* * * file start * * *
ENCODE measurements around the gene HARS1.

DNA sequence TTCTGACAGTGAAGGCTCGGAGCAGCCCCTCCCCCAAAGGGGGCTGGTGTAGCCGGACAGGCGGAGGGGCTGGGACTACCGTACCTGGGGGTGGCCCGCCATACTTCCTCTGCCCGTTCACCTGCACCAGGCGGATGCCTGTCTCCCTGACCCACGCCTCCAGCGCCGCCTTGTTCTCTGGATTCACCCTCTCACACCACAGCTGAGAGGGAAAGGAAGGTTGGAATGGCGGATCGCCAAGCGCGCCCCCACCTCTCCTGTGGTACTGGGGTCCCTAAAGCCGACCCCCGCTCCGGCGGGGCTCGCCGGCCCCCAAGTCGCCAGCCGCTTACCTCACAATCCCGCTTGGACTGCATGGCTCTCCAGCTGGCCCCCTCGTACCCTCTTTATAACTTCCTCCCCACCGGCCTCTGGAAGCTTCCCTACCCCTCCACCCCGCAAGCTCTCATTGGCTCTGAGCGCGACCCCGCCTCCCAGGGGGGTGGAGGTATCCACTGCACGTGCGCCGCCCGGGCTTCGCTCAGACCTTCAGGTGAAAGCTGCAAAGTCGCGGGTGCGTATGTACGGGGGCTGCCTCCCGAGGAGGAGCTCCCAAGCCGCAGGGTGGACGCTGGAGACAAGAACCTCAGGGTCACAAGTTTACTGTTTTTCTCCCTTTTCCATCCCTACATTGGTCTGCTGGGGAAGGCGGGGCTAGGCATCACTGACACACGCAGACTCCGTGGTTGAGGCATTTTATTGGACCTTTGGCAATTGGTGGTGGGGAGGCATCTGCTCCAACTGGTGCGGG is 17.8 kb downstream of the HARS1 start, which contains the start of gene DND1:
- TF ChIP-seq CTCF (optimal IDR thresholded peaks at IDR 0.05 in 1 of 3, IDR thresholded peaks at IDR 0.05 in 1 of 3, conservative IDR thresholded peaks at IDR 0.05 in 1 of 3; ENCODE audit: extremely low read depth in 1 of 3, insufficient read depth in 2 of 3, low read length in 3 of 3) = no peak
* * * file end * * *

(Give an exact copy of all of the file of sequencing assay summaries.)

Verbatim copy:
ENCODE measurements around the gene HARS1.

DNA sequence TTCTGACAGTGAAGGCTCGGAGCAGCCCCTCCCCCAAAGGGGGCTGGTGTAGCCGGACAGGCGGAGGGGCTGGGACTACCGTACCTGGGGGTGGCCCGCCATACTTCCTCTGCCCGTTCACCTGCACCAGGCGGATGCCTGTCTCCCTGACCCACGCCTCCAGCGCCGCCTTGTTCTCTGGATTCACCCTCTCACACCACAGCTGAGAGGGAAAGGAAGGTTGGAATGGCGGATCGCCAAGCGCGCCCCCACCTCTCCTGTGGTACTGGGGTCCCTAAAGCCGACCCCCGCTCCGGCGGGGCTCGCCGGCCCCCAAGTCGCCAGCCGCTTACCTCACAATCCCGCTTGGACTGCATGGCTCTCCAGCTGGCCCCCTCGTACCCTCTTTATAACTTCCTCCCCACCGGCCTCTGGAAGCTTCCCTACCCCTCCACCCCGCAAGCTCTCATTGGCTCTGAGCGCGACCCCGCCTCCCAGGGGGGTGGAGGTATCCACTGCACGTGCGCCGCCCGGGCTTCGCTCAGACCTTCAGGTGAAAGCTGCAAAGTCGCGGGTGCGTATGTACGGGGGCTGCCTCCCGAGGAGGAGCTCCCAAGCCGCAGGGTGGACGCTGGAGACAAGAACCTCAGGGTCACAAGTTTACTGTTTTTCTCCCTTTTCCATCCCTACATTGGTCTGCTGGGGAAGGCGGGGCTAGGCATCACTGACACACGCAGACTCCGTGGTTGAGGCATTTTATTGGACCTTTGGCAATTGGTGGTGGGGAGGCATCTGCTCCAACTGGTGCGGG is 17.8 kb downstream of the HARS1 start, which contains the start of gene DND1:
- TF ChIP-seq CTCF (optimal IDR thresholded peaks at IDR 0.05 in 1 of 3, IDR thresholded peaks at IDR 0.05 in 1 of 3, conservative IDR thresholded peaks at IDR 0.05 in 1 of 3; ENCODE audit: extremely low read depth in 1 of 3, insufficient read depth in 2 of 3, low read length in 3 of 3) = no peak